On his way to the University of Cape Town to give his speech, Kennedy stopped to see the president of NUSAS, Ian Robertson.

Shortly before Kennedy’s arrival, the South African government had “banned” Ian Robertson, which meant, among other things, that he could not attend Kennedy’s speech. He was not allowed to meet with more than one person at a time, and could have been sent to jail for five years if he talked to the press. 

Robert Kennedy went to Robertson’s home and asked if the place was bugged, suggesting techniques for disrupting bugging devices. When the surprised Robertson asked Kennedy how he knew about defeating bugs, Kennedy reminded him that he had once been Attorney General.

Kennedy’s speech at the University of Cape Town, given two years to the day before his death, has long been my favorite of all his speeches. His opening is captured forever in this film:

“I came here because of my deep interest and affection for a land settled by the Dutch in the mid-seventeenth century, then taken over by the British, and at last independent; a land in which the native inhabitants were at first subdued, but relations with whom remain a problem to this day; a land which defined itself on a hostile frontier; a land which has tamed rich natural resources through the energetic application of modern technology; a land which once imported slaves, and now must struggle to wipe out the last traces of that former bondage.

“I refer, of course, to the United States of America.” (This twist brought huge laughter from the crowd, which had assumed he was talking about their own country until this line.)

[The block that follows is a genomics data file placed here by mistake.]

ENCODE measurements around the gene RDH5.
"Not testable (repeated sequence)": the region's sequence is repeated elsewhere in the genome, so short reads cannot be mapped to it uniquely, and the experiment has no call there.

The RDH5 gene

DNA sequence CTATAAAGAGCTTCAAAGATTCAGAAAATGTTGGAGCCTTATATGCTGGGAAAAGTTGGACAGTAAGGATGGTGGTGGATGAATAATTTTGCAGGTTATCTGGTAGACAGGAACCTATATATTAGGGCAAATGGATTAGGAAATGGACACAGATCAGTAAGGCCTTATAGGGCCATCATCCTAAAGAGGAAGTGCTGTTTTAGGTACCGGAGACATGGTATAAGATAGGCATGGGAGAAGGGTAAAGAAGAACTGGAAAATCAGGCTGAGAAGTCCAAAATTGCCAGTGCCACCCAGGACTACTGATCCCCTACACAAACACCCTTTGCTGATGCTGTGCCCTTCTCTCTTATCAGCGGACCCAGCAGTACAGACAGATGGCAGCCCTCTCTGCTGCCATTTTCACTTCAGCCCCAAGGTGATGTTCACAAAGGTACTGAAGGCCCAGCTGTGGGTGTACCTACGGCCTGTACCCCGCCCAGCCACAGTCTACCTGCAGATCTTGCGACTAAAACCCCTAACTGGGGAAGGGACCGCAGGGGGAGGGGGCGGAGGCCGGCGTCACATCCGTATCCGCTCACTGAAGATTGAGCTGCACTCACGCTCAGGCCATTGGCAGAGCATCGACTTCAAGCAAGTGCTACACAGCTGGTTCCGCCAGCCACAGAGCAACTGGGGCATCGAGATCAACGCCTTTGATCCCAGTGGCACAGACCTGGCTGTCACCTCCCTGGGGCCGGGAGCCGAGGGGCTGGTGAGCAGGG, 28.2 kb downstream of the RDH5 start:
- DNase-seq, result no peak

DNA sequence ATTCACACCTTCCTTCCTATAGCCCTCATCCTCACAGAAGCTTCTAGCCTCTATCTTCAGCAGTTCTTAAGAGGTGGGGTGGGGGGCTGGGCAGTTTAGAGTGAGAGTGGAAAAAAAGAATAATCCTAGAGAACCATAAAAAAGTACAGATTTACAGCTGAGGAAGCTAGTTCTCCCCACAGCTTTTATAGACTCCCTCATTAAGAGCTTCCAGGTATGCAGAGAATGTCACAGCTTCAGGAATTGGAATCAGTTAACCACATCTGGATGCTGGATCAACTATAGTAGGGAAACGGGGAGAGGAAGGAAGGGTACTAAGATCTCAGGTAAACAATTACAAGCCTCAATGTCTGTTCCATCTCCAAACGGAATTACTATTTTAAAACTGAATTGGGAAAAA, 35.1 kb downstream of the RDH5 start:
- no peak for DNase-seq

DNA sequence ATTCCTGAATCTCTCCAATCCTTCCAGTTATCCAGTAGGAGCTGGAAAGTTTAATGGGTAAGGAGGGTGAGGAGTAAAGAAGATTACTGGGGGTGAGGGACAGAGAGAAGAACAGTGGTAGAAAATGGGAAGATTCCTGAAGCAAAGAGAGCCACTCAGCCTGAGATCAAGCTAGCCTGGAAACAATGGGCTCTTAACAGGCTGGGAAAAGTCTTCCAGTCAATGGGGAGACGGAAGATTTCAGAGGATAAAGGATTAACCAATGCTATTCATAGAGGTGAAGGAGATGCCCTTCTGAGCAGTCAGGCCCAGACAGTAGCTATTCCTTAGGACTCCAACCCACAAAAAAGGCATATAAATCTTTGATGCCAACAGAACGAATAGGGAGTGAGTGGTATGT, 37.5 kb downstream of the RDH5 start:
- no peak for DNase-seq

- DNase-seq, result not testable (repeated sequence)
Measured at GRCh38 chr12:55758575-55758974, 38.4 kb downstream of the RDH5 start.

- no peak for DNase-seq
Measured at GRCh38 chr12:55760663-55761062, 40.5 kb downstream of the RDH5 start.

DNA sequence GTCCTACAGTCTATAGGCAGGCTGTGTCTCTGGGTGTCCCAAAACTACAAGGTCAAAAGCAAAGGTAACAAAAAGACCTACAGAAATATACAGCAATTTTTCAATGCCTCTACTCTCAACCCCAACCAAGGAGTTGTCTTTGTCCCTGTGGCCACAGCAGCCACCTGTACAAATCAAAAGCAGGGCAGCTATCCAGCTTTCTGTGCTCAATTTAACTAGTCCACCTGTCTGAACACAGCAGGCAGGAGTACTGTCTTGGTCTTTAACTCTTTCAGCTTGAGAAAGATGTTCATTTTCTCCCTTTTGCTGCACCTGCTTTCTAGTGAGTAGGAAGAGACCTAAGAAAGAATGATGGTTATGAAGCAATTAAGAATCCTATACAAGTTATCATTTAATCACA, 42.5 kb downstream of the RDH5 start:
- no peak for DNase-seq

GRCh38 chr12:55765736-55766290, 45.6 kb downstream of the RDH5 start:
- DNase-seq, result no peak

The most famous part of his speech, etched on a stone wall near his grave in Arlington, is also referenced:

“Each time a man stands up for an ideal, or acts to improve the lot of others, or strikes out against injustice, he sends forth a tiny ripple of hope, and crossing each other from a million different centers of energy and daring those ripples build a current which can sweep down the mightiest walls of oppression and resistance.”

(You can read his entire speech here. It is inspiring beyond measure. You can also hear him deliver it from the linked page.)

Addressing Apartheid

After Kennedy spoke in Cape Town, his next stop was the all-white pro-apartheid Stellenbosch University. There, his speech took quite a different tone. What if God was black, Kennedy asked the white students, who, surprisingly, gave him a vigorous ovation.

On the last night of the visit to the University of Witwatersrand in Johannesburg, Kennedy gave his strongest speech yet, with words still relevant today giving the struggles in motion all over the African continent:

“There are those who say that the game is not worth the candle – that Africa is too primitive to develop, that its peoples are not ready for freedom and self-government, that violence and chaos are unchangeable. But those who say these things should look to the history of every part and parcel of the human race.